Truth is in perilously short supply these days, and whether in the spheres of politics or entertainment, reporters have had to adapt. It’s no longer enough to ferret out the actual reality of a situation and relay that to readers; writers must get out in front of and directly interface with the flurries of half-facts and hearsay that swirl around any major story. So the read on a new cache of purportedly leaked information regarding the upcoming Star Wars film is not so much “We may now know what happens in The Last Jedi” as much as it is “A Reddit user wants us to believe he knows what happens in The Last Jedi.”
For a guy whose entire acting career has been overshadowed by one role he played decades ago, Mark Hamill’s got a pretty good attitude. He loves Star Wars, and what’s more, he loves how much the people who love Star Wars love Star Wars. A regular fixture at conventions and other fan events, Hamill regularly gets in on the fun and mingles with his adoring public. And in a new video from Lucasfilms’ charity arm Force for Change, he gives a handful of diehard devotees the surprise of their lives.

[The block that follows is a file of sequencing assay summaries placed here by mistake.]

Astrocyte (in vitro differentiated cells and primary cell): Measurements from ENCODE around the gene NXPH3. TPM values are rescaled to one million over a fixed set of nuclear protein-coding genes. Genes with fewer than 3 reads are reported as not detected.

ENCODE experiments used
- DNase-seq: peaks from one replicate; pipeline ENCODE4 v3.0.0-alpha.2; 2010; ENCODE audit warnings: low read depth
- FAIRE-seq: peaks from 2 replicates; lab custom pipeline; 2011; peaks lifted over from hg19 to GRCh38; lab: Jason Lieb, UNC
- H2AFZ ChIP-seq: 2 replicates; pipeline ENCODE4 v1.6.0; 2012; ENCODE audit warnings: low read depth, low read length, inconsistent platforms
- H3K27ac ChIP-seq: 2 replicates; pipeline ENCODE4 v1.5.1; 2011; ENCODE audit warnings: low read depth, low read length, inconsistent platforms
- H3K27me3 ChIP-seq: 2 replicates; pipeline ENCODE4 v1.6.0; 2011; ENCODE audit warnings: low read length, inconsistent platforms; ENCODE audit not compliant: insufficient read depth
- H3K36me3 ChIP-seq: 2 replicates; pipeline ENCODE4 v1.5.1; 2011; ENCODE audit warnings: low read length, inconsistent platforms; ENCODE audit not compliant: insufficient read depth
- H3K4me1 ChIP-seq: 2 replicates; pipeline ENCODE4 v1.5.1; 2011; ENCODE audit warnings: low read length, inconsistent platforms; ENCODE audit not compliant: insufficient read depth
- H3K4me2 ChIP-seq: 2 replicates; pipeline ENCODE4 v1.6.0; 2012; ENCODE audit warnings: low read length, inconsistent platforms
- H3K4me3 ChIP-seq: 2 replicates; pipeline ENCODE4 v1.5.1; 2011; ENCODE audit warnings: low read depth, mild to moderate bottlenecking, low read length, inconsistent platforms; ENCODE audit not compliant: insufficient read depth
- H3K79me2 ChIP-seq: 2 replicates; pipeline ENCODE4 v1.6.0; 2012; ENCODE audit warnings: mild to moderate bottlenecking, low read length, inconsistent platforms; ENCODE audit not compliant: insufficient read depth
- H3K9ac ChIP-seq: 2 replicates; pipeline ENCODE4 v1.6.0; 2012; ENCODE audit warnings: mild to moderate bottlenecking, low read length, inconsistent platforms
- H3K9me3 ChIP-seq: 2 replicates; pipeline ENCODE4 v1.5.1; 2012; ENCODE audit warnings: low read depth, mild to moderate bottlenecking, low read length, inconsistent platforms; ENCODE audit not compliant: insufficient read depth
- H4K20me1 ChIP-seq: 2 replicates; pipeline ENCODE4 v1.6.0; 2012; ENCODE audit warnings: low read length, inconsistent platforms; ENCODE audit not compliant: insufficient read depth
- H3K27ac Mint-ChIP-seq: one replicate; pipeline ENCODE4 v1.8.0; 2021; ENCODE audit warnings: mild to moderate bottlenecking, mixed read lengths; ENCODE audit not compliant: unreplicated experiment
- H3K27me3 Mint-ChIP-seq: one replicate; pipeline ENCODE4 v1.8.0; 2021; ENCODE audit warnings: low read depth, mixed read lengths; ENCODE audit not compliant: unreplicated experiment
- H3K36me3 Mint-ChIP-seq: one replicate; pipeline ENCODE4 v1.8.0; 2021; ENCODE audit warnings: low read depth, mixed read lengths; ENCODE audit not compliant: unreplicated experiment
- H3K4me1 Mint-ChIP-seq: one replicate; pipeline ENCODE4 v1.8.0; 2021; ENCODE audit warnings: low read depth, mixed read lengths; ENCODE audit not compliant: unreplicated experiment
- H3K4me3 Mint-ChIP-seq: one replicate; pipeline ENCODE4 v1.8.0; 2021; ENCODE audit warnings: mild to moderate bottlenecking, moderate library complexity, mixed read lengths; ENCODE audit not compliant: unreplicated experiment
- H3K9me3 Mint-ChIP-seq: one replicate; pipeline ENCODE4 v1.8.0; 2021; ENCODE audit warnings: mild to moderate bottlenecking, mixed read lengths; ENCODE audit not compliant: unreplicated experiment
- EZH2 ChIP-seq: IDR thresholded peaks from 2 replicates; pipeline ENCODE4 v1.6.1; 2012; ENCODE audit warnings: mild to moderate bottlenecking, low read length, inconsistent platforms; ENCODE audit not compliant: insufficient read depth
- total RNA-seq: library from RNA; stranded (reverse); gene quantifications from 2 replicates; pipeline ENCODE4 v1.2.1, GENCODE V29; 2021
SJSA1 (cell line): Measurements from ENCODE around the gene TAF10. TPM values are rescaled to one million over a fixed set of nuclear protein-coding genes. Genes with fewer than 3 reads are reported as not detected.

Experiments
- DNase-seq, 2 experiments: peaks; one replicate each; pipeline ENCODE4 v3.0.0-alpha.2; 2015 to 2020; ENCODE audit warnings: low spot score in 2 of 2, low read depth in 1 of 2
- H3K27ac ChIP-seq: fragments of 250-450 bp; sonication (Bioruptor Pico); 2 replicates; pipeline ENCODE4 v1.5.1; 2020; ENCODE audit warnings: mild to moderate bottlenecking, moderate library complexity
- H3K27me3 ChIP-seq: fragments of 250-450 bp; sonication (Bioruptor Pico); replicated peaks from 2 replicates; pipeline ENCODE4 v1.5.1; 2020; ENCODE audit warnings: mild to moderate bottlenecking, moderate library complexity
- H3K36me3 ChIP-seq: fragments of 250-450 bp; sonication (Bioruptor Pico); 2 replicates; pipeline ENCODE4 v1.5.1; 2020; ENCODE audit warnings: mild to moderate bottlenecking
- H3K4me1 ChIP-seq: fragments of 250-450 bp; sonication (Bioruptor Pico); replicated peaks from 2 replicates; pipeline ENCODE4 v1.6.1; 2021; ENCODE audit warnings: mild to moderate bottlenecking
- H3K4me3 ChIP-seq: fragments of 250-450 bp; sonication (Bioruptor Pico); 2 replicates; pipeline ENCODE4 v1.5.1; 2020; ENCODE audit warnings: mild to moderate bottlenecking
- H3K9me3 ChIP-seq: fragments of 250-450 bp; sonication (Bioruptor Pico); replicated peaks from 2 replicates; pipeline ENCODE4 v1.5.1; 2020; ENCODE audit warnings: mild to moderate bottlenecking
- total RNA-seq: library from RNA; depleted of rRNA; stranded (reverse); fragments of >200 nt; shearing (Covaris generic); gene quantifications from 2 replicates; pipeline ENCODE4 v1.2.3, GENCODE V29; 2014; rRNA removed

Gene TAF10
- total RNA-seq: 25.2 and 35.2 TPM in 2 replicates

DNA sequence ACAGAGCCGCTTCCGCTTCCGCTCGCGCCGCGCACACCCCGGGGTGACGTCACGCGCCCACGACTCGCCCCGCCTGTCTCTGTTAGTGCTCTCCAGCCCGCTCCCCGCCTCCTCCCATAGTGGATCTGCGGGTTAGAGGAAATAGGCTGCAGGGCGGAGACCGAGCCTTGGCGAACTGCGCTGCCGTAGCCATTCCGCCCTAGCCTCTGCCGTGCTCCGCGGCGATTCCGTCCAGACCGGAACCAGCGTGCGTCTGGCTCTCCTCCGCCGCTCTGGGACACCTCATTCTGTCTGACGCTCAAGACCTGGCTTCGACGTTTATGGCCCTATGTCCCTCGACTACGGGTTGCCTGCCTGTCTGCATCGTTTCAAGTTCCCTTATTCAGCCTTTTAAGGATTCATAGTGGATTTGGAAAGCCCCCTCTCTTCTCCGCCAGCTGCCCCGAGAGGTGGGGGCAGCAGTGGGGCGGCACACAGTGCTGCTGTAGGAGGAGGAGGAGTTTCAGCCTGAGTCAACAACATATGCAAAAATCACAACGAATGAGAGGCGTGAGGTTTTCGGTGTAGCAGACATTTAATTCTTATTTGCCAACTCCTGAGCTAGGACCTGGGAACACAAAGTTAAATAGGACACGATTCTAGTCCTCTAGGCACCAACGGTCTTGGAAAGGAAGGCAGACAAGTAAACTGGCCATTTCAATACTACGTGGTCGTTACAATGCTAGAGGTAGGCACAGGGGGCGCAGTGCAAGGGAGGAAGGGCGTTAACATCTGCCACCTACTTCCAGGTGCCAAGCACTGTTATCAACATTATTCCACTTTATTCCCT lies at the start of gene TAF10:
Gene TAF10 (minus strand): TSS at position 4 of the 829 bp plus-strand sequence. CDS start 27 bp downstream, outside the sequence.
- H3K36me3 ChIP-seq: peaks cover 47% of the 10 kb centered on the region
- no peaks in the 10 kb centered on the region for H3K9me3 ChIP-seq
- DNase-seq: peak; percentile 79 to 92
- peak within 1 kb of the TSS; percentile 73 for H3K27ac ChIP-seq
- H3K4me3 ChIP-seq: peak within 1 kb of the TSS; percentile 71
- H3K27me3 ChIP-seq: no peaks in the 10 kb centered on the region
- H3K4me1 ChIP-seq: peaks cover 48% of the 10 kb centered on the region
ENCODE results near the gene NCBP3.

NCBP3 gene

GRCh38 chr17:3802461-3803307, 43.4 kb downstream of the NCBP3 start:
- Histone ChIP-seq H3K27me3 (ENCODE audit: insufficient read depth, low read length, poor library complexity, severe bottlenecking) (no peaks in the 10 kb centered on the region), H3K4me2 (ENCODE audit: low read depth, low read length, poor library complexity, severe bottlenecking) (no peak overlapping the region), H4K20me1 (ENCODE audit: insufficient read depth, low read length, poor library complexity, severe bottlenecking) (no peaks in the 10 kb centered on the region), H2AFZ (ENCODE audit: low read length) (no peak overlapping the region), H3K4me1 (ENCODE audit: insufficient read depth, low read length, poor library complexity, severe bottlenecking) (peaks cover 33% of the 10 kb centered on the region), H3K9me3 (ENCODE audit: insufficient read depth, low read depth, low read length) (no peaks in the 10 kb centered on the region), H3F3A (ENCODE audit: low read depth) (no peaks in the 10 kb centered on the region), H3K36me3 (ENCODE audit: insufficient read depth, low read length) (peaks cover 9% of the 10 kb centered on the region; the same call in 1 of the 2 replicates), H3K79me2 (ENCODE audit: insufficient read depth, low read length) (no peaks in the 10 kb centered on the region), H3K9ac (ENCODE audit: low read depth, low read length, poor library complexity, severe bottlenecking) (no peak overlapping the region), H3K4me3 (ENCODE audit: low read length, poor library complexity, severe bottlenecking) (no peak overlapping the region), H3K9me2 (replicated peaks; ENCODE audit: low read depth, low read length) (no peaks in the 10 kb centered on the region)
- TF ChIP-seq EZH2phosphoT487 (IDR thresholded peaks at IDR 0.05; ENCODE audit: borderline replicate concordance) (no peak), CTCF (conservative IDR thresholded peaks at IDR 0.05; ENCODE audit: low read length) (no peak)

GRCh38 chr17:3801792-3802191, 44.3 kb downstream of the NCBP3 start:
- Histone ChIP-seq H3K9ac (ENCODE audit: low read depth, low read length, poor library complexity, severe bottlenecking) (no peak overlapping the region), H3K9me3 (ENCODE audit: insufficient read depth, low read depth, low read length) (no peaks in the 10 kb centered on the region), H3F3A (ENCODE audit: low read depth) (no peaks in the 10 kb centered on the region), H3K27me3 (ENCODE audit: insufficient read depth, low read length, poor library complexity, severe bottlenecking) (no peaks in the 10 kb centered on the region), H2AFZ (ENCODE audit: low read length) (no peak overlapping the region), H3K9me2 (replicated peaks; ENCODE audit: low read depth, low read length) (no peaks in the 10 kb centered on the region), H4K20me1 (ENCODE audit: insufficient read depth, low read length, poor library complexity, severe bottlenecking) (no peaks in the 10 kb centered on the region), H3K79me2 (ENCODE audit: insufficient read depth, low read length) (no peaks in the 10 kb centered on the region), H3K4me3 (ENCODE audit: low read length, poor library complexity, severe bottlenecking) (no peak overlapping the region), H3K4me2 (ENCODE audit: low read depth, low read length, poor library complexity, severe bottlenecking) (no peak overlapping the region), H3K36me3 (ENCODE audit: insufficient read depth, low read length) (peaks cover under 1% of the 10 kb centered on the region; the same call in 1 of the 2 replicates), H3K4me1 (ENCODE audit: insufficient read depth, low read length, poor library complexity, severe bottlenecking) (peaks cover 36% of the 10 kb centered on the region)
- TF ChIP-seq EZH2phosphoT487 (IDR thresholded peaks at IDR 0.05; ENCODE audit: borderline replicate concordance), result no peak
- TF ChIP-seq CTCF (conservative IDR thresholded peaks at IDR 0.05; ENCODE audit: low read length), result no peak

Black-and-white re-edits of crowd-pleasing action blockbusters — so hot right now. George Miller’s Mad Max: Fury Road exploded heads across the globe upon release in 2015, and though the oversaturated coloration gave the film its distinctive post-apocalyptic look, rumors that Miller had planned a monochromatic cut of the film compelled fans to demand just that. The so-called ‘Black and Chrome’ edit drained all the color from the film, leaving something sparser and bleaker. And now Logan will be the latest to undergo a similar process, rendering a gritty and tough superhero picture as something even grittier and tougher. [Spits out mouthful of nails.]
Johnny Depp needs some public image rehabilitation, and badly. When it came out last year that he had physically abused former spouse Amber Heard, a dark and sickly pallor was cast over the heretofore beloved actor’s profile. It isn’t helping that he hasn’t been in a good movie since 2011 (Rango, though Verbinski’s follow-up The Lone Ranger has its supporters), and hasn’t been in a really profitable one since 2014’s Into the Woods. The guy has to save a little face if he wants to secure his future in this business, and what better way to do that than to play to the only demographic unaware of his unsavory personal life: the youth!